30 July 2013
Corinne Momal-Vanian, Director of the United Nations Information Service in Geneva, chaired the briefing which was also attended by Spokespersons for the United Nations Refugee Agency, the Office for the Coordination of Humanitarian Affairs, the World Food Programme, the World Health Organization and the International Organization for Migration.
Elisabeth Byrs for the World Food Programme (WFP) said WFP planned to reach three million people in July, but the upsurge in violence across many areas of Damascus and Homs, and the proliferation of checkpoints around major cities had affected the pace of food dispatches.
More areas were becoming inaccessible due to increased fighting. WFP also had difficulty reaching parts of Al Hasakeh in the northeast. As of 29 July, WFP had dispatched food for 2.4 million, short of the July goal.
WFP was extremely concerned about the developing situation in Homs, where it was believed that several thousand people were trapped in some parts of the old city. WFP was monitoring the developing situation and potential population displacement to be able to meet the immediate and basic needs.
The situation in the Homs district of Waa’er where almost 300,000 internally displaced people had taken refuge was still tense, but WFP had managed so far to dispatch and distribute the July monthly allocation of food rations through our NGO partners. In Idlib there were 400,000 people at risk of food shortages, and in Rural Damascus there were 1.2 million hard to reach persons. WFP needed $763 million to assist seven million Syrians until the end of the year.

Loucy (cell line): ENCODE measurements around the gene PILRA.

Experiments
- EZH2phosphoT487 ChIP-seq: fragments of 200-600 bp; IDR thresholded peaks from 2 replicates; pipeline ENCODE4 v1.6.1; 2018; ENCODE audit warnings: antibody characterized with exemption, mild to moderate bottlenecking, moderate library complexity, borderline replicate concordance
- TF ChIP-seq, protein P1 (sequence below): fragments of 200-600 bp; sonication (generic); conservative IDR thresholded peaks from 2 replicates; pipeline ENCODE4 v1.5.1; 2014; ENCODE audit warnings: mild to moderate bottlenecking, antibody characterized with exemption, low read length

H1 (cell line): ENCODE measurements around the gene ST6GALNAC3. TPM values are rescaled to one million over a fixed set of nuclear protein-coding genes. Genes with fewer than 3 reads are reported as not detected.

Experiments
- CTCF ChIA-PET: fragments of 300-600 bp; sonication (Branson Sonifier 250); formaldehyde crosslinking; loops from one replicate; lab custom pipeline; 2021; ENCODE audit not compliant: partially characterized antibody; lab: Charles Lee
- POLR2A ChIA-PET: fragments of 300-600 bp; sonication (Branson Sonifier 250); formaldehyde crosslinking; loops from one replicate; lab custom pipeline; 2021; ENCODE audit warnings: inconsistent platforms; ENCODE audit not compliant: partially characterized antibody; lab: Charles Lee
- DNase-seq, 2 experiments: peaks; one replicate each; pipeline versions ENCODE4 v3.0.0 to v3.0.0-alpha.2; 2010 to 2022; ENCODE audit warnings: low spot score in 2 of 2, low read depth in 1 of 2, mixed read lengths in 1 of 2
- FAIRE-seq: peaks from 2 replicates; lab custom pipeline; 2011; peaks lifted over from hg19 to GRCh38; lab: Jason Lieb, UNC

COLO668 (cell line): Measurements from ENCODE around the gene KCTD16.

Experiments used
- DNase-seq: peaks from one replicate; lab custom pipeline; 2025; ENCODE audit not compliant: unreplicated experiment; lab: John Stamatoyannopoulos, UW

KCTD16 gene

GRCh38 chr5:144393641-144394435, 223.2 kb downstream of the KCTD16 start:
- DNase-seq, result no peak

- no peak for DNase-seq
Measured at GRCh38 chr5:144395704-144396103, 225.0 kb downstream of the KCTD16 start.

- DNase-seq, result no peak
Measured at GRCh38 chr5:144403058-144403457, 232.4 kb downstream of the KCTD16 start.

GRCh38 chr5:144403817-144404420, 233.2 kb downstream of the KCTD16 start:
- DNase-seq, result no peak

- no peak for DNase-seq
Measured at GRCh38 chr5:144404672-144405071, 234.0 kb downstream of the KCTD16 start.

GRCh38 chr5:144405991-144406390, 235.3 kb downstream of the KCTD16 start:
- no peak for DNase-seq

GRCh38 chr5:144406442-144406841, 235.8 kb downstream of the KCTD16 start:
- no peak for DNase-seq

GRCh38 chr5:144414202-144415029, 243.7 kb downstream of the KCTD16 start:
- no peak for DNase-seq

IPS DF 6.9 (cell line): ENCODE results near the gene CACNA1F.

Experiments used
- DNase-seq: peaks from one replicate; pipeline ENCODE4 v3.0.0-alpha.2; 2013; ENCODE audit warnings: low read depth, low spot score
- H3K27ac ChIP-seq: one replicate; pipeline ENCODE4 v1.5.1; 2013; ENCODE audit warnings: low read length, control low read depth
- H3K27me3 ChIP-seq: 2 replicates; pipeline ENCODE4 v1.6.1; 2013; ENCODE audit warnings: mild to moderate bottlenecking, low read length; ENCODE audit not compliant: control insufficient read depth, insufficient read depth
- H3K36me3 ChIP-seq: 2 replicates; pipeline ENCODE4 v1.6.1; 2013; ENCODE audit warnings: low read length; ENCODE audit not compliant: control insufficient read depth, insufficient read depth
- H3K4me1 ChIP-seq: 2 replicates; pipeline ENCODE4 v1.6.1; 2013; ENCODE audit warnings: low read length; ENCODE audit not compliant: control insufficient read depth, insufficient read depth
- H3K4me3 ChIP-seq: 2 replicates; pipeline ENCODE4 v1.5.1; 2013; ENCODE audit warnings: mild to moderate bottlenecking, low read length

It was also noted that this was the first anniversary of the creation of the Za’atari camp, since when WFP had distributed over one million food boxes and 400,000 welcome meals to newly arrived refugees. Every day WFP was distributing half a million portions of flat bread to residents of the camp, baked in five local bakeries.
Answering questions she said $29.3 million was needed each week to continue the work of WFP. Difficulties were being reported by NGO partners in both transport and speed of distribution in certain locations. Distributions in Homs continued, as security conditions allowed. Supplies were pre-positioned to assist persons trapped in this area. WFP wanted to feed three million people each month, though was currently reaching only 2.4 million. Financing was not currently a barrier to distributions, it was simply a case of access. The Syrian Arab Red Crescent had called for additional supplies to help this in Aleppo, including ready to eat rations, high energy biscuits and flour. This was to go to 28,000 people.
She later clarified that in July food was provided for 363,475 persons in Homs and 508, 810 in Aleppo.
Ms. Momal-Vanian said copies of the latest Syria Humanitarian Bulletin, produced by the Office for the Coordination of Humanitarian Affairs were available at the back of the room.
Answering another question, she said the High Representative for Disarmament Affairs had met with the Secretary-General yesterday to discuss the results of her recent visit to Damascus and more details would be expected shortly. The statement released after the mission said that the discussions were thorough and productive and led to an agreement on the way forward.
Answering a question, Fatoumata Lejeune Kaba for the United Nations High Commission for Refugees (UNHCR) said refugees were still facing challenges in crossing borders.
Democratic Republic of Congo
Fatoumata Lejeune Kaba for the United Nations Refugee Agency (UNHCR) said recurrent conflict in the Democratic Republic of Congo’s North Kivu province was uprooting more civilians and exposing an increasing number of women, girls and men to rape.